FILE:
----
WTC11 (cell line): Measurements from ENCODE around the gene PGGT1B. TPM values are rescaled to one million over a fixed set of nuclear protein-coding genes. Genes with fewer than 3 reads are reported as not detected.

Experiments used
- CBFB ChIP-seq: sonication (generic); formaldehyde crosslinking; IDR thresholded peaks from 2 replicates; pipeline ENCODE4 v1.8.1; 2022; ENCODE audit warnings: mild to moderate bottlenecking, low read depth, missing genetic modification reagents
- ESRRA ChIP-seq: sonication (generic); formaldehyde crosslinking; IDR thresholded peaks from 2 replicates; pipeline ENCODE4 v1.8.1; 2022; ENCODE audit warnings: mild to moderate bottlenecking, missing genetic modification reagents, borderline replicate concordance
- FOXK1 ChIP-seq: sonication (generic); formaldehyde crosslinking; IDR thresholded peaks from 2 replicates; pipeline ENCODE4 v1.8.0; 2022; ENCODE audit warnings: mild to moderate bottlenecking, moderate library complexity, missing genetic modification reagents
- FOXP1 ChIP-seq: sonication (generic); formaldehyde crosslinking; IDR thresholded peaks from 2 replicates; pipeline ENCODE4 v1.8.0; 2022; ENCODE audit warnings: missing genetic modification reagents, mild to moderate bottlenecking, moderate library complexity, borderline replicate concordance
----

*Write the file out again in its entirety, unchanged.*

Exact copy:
WTC11 (cell line): Measurements from ENCODE around the gene PGGT1B. TPM values are rescaled to one million over a fixed set of nuclear protein-coding genes. Genes with fewer than 3 reads are reported as not detected.

Experiments used
- CBFB ChIP-seq: sonication (generic); formaldehyde crosslinking; IDR thresholded peaks from 2 replicates; pipeline ENCODE4 v1.8.1; 2022; ENCODE audit warnings: mild to moderate bottlenecking, low read depth, missing genetic modification reagents
- ESRRA ChIP-seq: sonication (generic); formaldehyde crosslinking; IDR thresholded peaks from 2 replicates; pipeline ENCODE4 v1.8.1; 2022; ENCODE audit warnings: mild to moderate bottlenecking, missing genetic modification reagents, borderline replicate concordance
- FOXK1 ChIP-seq: sonication (generic); formaldehyde crosslinking; IDR thresholded peaks from 2 replicates; pipeline ENCODE4 v1.8.0; 2022; ENCODE audit warnings: mild to moderate bottlenecking, moderate library complexity, missing genetic modification reagents
- FOXP1 ChIP-seq: sonication (generic); formaldehyde crosslinking; IDR thresholded peaks from 2 replicates; pipeline ENCODE4 v1.8.0; 2022; ENCODE audit warnings: missing genetic modification reagents, mild to moderate bottlenecking, moderate library complexity, borderline replicate concordance